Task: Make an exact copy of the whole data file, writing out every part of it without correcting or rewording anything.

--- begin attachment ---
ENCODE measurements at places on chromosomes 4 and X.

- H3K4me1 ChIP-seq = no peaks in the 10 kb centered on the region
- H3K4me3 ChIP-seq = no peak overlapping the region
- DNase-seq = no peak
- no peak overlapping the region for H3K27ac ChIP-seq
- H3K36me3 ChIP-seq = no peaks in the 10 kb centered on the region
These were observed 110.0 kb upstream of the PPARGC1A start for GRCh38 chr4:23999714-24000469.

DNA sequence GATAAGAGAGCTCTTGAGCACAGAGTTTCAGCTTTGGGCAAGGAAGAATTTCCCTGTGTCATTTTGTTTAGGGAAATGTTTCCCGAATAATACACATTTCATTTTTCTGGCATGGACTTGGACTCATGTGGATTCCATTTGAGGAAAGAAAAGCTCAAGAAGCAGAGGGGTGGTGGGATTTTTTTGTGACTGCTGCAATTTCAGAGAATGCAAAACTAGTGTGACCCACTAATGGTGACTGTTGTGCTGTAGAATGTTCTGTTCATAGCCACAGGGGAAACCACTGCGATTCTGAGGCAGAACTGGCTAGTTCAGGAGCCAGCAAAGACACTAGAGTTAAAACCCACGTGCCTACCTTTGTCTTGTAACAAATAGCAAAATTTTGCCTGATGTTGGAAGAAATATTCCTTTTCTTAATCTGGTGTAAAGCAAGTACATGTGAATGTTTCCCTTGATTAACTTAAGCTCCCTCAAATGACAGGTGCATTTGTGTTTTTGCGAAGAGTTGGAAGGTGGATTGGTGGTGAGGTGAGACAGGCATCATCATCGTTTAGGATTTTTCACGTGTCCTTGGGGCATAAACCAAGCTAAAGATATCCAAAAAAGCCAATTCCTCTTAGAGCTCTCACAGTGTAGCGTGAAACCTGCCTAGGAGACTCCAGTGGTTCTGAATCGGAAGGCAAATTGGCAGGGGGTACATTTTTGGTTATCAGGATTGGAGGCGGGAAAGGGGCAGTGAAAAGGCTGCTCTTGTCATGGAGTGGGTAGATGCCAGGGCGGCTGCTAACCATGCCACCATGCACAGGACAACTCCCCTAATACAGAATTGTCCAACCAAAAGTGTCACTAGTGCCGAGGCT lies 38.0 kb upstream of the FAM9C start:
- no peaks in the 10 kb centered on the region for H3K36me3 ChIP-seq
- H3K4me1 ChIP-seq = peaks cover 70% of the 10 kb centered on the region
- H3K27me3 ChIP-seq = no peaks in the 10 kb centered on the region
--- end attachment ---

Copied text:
ENCODE measurements at places on chromosomes 4 and X.

- H3K4me1 ChIP-seq = no peaks in the 10 kb centered on the region
- H3K4me3 ChIP-seq = no peak overlapping the region
- DNase-seq = no peak
- no peak overlapping the region for H3K27ac ChIP-seq
- H3K36me3 ChIP-seq = no peaks in the 10 kb centered on the region
These were observed 110.0 kb upstream of the PPARGC1A start for GRCh38 chr4:23999714-24000469.

DNA sequence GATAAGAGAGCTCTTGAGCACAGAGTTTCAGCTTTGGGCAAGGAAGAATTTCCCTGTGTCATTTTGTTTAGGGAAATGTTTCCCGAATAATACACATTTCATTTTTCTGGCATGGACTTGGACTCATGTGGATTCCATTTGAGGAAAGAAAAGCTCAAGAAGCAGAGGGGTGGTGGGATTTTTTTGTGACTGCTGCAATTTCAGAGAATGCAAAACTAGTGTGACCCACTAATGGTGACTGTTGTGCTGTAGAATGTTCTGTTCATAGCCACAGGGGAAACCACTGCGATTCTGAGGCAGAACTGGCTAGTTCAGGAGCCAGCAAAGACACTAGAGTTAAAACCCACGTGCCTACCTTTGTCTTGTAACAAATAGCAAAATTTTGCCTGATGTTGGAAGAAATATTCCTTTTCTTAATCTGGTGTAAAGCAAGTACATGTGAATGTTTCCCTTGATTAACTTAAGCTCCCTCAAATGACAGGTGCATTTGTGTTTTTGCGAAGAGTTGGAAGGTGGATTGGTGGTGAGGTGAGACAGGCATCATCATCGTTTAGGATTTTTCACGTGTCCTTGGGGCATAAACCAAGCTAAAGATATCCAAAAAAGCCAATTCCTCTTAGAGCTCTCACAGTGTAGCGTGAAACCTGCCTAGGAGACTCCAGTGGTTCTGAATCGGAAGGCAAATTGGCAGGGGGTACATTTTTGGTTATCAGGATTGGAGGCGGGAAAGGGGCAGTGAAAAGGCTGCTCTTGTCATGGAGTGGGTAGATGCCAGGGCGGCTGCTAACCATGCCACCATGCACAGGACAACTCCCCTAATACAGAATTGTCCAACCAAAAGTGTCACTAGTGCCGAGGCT lies 38.0 kb upstream of the FAM9C start:
- no peaks in the 10 kb centered on the region for H3K36me3 ChIP-seq
- H3K4me1 ChIP-seq = peaks cover 70% of the 10 kb centered on the region
- H3K27me3 ChIP-seq = no peaks in the 10 kb centered on the region